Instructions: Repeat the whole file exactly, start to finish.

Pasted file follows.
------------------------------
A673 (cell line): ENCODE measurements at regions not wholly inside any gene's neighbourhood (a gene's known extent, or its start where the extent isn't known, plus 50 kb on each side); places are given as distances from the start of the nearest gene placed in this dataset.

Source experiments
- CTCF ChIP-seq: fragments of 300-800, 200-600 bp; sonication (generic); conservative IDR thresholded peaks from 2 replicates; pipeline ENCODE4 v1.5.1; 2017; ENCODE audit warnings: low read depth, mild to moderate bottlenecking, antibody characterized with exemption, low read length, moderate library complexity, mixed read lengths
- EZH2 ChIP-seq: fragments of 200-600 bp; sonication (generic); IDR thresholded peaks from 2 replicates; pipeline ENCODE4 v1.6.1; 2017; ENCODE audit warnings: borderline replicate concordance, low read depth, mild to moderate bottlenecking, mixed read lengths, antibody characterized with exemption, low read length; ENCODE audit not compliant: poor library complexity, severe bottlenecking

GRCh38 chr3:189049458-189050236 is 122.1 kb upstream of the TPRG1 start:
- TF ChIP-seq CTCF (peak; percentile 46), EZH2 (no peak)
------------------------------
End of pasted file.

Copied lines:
A673 (cell line): ENCODE measurements at regions not wholly inside any gene's neighbourhood (a gene's known extent, or its start where the extent isn't known, plus 50 kb on each side); places are given as distances from the start of the nearest gene placed in this dataset.

Source experiments
- CTCF ChIP-seq: fragments of 300-800, 200-600 bp; sonication (generic); conservative IDR thresholded peaks from 2 replicates; pipeline ENCODE4 v1.5.1; 2017; ENCODE audit warnings: low read depth, mild to moderate bottlenecking, antibody characterized with exemption, low read length, moderate library complexity, mixed read lengths
- EZH2 ChIP-seq: fragments of 200-600 bp; sonication (generic); IDR thresholded peaks from 2 replicates; pipeline ENCODE4 v1.6.1; 2017; ENCODE audit warnings: borderline replicate concordance, low read depth, mild to moderate bottlenecking, mixed read lengths, antibody characterized with exemption, low read length; ENCODE audit not compliant: poor library complexity, severe bottlenecking

GRCh38 chr3:189049458-189050236 is 122.1 kb upstream of the TPRG1 start:
- TF ChIP-seq CTCF (peak; percentile 46), EZH2 (no peak)